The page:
When indie games first began to caught on, a lot of them had tiny budgets and often held off on hiring an artist. This meant that we were flooded with titles that looked (and played) like they were straight off the NES. These days, however, indie games are investing plenty in their artwork, and the result is some of the sleekest, richest visual work we’ve ever seen in gaming. Sundered is another wonderful addition to this compendium. However, is its rich aesthetic matched by compelling gameplay? Let’s find out.
To begin with, Sundered is a metroidvania that places you in a huge, dangerous and bizarre world where you need to fend for yourself (a classic indie trope at this stage). The caveat, however, is that Sundered is not a pure metroidvania. It’s a metroidvania in the sense that Dead Cells is; a metroidvania with roguelite elements. Basically, when you die, the layout of the levels changes around. This is not a great choice to start things off, and it ends up weakening the overall game. While there are some genres that lend themselves more to roguelike and roguelite elements, metroidvanias typically survive more on the strength of their maps and level design, and Sundered’s procedurally generated elements cause parts to be more forgettable.
What’s not forgettable, however, is Sundered’s world. It’s a strange mix of technological apocalypse and Lovecraftian horror, and the design of pretty much every aspect is mind-blowing. The animations on everything are amazing, and there’s a real fluidity to the motion. Perhaps my favorite part would be the design on the bosses. You fight some truly massive, disturbing creatures, and you can tell the artists here really put a lot of thought into crafting memorable body horrors.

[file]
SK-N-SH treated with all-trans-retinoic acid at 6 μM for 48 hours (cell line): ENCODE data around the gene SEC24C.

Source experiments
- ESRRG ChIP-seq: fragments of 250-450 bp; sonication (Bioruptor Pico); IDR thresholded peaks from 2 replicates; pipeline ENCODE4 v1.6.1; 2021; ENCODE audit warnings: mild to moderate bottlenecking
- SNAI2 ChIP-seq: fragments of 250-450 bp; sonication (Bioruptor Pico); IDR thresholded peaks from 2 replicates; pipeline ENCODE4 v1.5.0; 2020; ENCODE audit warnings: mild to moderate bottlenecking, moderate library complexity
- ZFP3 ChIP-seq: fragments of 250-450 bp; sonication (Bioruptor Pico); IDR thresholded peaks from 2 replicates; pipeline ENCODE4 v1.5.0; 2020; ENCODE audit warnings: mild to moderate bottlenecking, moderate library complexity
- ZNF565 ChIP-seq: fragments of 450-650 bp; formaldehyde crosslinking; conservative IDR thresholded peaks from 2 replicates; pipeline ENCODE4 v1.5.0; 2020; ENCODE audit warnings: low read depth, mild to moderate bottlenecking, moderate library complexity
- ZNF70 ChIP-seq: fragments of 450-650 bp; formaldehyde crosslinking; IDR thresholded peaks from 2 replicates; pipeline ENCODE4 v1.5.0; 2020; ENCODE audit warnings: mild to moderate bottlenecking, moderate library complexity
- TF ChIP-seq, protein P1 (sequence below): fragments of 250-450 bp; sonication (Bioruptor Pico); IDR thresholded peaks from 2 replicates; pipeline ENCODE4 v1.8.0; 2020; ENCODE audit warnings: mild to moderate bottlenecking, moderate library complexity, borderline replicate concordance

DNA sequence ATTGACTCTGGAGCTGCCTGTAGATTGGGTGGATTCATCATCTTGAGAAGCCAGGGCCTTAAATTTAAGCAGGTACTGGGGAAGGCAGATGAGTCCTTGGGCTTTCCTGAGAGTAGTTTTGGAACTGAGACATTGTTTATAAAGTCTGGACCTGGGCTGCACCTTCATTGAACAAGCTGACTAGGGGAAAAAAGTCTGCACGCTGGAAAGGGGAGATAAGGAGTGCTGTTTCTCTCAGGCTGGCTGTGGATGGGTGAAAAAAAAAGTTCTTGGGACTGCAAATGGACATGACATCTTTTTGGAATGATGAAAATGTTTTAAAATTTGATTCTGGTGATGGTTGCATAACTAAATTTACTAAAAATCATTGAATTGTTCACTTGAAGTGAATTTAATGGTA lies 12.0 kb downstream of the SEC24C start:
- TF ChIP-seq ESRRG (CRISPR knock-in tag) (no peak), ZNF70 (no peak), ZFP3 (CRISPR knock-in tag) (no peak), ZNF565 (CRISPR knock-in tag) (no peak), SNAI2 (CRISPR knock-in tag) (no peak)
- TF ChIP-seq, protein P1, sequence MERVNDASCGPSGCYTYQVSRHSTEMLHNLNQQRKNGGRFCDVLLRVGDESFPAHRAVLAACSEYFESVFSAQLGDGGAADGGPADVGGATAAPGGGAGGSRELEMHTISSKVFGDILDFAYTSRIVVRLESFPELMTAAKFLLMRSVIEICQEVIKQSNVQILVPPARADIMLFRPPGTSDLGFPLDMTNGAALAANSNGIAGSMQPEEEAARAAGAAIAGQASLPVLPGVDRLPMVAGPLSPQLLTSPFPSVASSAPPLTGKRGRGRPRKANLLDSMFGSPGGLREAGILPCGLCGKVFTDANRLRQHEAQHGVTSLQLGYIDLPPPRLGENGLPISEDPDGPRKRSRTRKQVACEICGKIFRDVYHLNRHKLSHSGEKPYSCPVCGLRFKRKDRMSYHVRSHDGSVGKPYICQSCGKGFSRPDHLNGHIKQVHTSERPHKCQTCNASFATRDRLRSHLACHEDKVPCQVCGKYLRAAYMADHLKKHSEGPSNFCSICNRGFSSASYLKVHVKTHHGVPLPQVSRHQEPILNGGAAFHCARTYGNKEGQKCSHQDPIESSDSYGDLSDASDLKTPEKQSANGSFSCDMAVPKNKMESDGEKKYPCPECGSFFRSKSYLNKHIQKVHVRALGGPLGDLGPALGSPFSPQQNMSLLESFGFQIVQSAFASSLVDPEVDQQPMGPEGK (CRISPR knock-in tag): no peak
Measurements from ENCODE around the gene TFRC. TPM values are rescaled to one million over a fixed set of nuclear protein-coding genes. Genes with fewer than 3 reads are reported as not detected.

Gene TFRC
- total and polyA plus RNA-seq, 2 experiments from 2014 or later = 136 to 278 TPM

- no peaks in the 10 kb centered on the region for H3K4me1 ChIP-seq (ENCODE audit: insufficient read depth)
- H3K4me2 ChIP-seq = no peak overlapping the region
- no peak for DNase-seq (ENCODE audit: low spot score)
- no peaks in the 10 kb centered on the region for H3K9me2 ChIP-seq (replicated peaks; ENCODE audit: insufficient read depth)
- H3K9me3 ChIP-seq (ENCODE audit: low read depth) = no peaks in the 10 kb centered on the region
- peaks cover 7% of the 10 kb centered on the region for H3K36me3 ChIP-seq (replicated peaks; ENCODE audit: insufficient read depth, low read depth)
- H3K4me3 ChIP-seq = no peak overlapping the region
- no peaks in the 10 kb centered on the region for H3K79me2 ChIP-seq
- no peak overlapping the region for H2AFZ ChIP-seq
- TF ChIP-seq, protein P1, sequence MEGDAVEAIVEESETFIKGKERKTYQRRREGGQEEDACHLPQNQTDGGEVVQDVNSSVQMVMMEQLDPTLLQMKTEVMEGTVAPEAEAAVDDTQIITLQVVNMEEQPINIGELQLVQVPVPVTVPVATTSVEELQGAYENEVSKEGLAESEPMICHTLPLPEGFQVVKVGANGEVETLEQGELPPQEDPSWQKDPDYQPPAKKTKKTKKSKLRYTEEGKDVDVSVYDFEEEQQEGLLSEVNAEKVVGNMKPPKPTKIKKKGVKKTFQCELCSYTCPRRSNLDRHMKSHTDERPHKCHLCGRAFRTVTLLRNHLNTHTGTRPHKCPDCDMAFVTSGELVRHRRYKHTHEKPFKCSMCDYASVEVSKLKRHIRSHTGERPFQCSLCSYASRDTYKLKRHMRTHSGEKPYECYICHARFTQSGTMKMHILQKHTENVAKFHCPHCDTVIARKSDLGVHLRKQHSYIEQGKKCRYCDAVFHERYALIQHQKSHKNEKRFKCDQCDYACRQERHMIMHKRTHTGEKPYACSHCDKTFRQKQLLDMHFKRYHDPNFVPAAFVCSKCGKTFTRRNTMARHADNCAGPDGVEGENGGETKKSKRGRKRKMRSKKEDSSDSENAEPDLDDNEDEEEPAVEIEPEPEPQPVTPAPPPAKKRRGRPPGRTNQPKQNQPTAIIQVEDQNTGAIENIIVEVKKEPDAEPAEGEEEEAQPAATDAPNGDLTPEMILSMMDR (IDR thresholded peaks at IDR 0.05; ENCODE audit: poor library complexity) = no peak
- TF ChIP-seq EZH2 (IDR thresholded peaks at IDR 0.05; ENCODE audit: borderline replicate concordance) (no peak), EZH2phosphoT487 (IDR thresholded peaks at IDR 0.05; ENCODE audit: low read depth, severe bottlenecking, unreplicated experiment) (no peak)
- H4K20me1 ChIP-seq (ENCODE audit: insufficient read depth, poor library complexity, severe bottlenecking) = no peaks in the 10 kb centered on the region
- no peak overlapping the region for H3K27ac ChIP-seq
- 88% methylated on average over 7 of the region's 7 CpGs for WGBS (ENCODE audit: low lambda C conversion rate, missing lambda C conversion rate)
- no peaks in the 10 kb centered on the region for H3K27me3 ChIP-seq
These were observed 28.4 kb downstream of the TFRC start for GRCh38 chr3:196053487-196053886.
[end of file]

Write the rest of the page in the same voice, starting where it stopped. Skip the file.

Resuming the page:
The boss fights are really amazing in terms of gameplay and pacing, and they have a sort of Shadow of the Colossus feel to them. Between the massive size of the bosses and your insignificance, you really find yourself using every trick you can to stay alive and try and fend off their attacks. The boss fights really do challenge you to think creatively, and they’re probably the high point of the game. You can really tell that the devs here wanted to emphasize boss battles as a core part of the gameplay experience.
When it comes to combat outside the boss fights, however, the game is a mixed bag. Its combat feels smooth and responsive, but at the same time, you can get easily overwhelmed when you face larger hordes of enemies, as the dodge-heavy fighting style doesn’t lend itself to that style of hack-and-slash gamepaly. It’s also a matter of the game just ramping up the difficulty with these hordes. There’s really no point to them, and you don’t even get that many upgrades from fighting them off. At other times, the combat can get a little bit repetitive.
All in all, Sundered is a title that I recommend, albeit tentatively. Its world-building and its incredible artwork are worth the price of admission, and while the combat can get hectic and plain frustrating at times, it’s still fairly satisfying action. The game is also likely to patch out some of the rougher edges, and it’s definitely a title that metroidvania fans will enjoy.
Sundered was reviewed using a PC and PlayStation 4 downloadable code of the game provided by Supergiant Games. The review was tested by Mazen Abdallah on a PC running Windows 10, with an 8GB NVIDIA Geforce GTX 1070 fitted on a 4th Generation Intel i7 4790 3.6Ghz CPU and topped with 16GB of RAM, and on PlayStation 4 by Nazih Fares. We don’t discuss review scores with publishers or developers prior to the review being published.
• Visually stunning artwork
• Unique, memorable world design
• Smooth action gameplay
• Creative boss fights
• Hordes are overwhelming and unfair
• Random generation makes levels feel less meaningful
• Combat can feel repetitive